How do we use it?

1 | Always grow in the Lord

We “use” our salvation by forever growing in the Lord no matter what stage or season of life we’re in. As Ephesians 4 says, there’s a point at which we should be spiritually mature enough to stop ourselves from being “tossed to and fro…by every wind of doctrine.” This means that growing and learning is always essential so that we can truly live out our salvation and become closer to Christ as we’re called to be. In Revelation 3, Jesus says He will spew the lukewarm church out of His mouth and He says He hates what the improvising church is doing. He’s not pleased by us if we settle where we are or give a little in one area to please people. We have to constantly be growing up in Him so that we can reach a level of maturity that will please Him — this is lifelong growth.

Ephesians 4:11-13

“And He Himself gave some to be apostles, some prophets, some evangelists, and some pastors and teachers, for the equipping of the saints for the work of ministry, for the edifying of the body of Christ, till we all come to the unity of the faith and of the knowledge of the Son of God, to a perfect man, to the measure of the stature of the fullness of Christ;”

Some of the types of people in verse 11 are no longer on the earth, but the point I want to bring out is that we have a responsibility to come to the unity of the faith, measuring to Christ, which takes faith, work, and patience.

2 | Tell others about it

I’ve probably said this in every Armor of God post so far, but I think it’s so important to talk about the salvation we’ve received. If we’ve been given something so life-changing, wouldn’t we want others to have it, too?

Mark 16:15-16

And he said to them, “Go into all the world and proclaim the gospel to the whole creation. Whoever believes and is baptized will be saved, but whoever does not believe will be condemned.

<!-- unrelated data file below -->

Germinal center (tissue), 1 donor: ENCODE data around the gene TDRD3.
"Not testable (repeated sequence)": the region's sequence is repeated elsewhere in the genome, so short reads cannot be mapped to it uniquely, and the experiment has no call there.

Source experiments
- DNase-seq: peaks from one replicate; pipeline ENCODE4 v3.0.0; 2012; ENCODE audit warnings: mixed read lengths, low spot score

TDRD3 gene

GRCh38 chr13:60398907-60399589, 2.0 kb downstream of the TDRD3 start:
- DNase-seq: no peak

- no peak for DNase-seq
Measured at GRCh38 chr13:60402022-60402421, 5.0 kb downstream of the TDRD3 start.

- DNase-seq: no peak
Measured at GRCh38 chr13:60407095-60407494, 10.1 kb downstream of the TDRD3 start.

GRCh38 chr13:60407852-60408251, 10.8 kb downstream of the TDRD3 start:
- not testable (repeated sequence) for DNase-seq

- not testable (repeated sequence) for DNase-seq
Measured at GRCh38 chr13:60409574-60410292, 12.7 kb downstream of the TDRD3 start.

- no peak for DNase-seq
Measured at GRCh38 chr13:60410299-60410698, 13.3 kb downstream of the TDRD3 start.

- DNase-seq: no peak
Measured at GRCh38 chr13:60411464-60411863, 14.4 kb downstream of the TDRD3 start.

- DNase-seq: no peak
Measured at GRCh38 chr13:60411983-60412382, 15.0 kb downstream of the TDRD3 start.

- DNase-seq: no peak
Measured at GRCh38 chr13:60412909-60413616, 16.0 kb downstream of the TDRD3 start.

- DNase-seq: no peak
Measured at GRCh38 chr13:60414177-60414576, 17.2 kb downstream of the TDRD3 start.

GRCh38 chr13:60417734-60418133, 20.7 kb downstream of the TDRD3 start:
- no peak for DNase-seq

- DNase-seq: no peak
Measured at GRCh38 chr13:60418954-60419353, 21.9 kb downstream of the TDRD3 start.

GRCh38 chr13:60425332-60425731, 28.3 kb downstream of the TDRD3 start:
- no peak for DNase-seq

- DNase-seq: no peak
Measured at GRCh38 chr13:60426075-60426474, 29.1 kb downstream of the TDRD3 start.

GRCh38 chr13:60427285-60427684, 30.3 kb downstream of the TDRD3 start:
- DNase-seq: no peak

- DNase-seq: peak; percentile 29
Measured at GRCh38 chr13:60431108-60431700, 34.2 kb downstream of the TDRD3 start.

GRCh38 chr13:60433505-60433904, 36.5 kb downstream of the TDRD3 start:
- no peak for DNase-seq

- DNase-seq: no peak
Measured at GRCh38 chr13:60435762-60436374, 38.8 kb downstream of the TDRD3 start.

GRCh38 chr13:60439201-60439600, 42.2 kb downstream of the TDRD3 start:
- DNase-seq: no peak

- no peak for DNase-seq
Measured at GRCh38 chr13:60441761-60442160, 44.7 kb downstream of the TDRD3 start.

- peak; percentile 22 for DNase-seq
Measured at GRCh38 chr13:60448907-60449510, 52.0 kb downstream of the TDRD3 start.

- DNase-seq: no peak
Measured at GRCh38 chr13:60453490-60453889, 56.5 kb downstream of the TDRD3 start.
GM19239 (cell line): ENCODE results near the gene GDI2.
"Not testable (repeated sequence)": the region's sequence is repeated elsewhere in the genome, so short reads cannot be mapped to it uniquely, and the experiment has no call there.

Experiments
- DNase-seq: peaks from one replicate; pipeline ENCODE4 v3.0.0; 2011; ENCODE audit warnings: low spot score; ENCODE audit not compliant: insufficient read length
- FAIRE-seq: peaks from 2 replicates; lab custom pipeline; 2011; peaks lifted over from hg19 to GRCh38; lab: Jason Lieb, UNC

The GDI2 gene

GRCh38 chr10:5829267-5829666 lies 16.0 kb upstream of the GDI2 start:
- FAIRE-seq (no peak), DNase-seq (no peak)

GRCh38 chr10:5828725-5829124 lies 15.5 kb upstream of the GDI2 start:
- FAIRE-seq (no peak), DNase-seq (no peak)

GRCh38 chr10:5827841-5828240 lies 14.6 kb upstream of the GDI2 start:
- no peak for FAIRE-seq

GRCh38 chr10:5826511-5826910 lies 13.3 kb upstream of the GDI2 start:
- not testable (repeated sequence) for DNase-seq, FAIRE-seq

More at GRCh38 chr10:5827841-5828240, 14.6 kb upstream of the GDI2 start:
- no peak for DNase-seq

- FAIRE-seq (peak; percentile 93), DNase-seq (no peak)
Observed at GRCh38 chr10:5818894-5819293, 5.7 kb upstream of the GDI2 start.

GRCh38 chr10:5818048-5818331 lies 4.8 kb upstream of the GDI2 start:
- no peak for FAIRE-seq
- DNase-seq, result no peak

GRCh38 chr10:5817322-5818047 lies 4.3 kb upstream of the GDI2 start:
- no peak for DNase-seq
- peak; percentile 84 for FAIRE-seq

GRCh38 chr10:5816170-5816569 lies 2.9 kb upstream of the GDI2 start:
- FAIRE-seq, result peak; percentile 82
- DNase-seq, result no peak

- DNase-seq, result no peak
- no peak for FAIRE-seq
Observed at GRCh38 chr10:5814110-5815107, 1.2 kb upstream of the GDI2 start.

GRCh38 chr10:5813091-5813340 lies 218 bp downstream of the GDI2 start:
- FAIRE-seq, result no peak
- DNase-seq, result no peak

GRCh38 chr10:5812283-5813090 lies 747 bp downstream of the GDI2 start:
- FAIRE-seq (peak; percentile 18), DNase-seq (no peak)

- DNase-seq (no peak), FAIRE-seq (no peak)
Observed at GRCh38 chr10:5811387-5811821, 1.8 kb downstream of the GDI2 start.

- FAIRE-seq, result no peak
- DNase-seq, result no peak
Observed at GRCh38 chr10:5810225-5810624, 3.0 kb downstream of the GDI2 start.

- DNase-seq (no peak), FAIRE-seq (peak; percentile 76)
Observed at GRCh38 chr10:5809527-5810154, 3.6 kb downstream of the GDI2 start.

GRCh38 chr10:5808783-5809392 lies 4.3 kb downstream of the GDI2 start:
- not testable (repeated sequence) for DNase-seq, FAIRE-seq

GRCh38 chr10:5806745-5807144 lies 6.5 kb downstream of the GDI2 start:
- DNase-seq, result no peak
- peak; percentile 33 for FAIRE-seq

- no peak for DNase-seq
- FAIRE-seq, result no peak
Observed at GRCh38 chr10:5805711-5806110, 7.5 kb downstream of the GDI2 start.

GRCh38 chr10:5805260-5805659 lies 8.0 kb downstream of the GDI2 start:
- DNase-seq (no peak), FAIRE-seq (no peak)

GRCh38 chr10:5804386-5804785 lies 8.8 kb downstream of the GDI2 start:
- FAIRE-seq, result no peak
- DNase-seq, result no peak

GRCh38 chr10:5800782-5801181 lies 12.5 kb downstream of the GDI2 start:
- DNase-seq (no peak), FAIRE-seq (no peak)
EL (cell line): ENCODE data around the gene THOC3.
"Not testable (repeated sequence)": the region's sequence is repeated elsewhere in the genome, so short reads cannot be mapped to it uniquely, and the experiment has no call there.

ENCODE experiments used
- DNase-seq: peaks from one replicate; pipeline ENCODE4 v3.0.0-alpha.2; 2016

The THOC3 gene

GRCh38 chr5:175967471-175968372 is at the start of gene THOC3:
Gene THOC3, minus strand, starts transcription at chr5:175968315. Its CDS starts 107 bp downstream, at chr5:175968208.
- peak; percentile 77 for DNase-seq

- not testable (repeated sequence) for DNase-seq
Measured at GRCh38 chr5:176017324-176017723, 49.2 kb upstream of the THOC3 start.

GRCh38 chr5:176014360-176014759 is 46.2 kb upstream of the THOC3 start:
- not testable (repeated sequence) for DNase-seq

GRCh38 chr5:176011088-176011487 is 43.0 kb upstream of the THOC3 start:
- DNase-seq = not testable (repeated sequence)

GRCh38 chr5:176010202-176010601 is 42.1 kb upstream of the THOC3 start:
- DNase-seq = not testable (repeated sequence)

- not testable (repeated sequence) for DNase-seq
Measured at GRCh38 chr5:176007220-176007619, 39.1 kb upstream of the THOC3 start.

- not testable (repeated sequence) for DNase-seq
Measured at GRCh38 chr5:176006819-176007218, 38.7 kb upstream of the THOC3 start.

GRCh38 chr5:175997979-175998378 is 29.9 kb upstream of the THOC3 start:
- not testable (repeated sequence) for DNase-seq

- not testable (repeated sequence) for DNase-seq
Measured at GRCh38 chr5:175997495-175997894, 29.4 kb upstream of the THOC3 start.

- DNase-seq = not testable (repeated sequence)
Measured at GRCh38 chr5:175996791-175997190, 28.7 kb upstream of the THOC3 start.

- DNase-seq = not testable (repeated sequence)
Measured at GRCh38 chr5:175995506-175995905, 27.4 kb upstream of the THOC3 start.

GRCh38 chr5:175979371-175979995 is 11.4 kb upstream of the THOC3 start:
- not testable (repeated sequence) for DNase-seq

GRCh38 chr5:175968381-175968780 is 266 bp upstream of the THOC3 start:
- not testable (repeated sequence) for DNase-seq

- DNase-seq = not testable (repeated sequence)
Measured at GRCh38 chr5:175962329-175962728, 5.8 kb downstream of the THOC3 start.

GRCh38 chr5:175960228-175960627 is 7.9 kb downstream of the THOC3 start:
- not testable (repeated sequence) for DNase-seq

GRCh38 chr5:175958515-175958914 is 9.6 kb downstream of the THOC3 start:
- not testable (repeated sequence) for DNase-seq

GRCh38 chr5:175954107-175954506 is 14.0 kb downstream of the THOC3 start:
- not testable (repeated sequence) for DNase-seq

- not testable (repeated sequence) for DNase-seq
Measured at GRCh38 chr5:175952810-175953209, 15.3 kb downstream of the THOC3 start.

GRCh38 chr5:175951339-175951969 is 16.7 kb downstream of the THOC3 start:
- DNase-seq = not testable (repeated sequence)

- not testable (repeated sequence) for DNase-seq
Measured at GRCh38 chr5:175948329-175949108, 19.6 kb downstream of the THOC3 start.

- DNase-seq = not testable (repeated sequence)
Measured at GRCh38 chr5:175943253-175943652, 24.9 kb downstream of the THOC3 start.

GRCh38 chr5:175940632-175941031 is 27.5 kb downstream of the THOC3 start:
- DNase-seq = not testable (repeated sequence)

Jesus said this to the apostles, but it’s just as relevant to us. It’s a privilege to have the responsibility to spread this good news of salvation. (see this post.)

3 | Remember it and live it out

As I mentioned above, knowledge of the Savior and our salvation is crucial. After all, knowledge is where it all starts. So we need to constantly have a consciousness of our salvation and be thinking about how we can better shine our lights for it. Serving God in Christ should be a lifelong commitment. There are people who haven’t held on to that commitment because they willingly forgot (or blatantly put out of their minds) that Christ was sacrificed for them, and that when they were saved, they made a covenant with Him. Christians need to make sure we remember that we’ve been given something that we didn’t deserve. Christ was sacrificed for our sins — each and every one of us. So when we receive that salvation through baptism, we put on Christ. We are now wearing Christ, and to act differently is to put that salvation to shame. This is why we are supposed to take the Lord’s Supper every first day of the week, so that we can reflect on His sacrifice and examine how we can better serve Him; remembering is the first step to appreciating and living out our salvation in a way that would please God.

This is part five of my 6-part Armor of God series. I’ll post one installment each week, with the Sword of the Spirit and Prayer combined (it should wrap up after Thanksgiving).

Related: Preface: Armor of God + Resisting the Devil ; (related posts here and here) // The Belt of Truth // It’s Not About Us // The Breastplate of Righteousness // The Shoes of the Gospel of Peace // The Shield of Faith // The Greatest Commands: Pt 4 from Through My Lens


Thank you for reading! I hope you’re always encouraged to be like Christ and learn more about God’s word when you’re on my blog. If you want to see more like this, feel free follow me on Instagram and Pinterest. For thoughts and questions, comment directly below or click the Contact Me tab (here) to send an email! Have a blessed day.🙂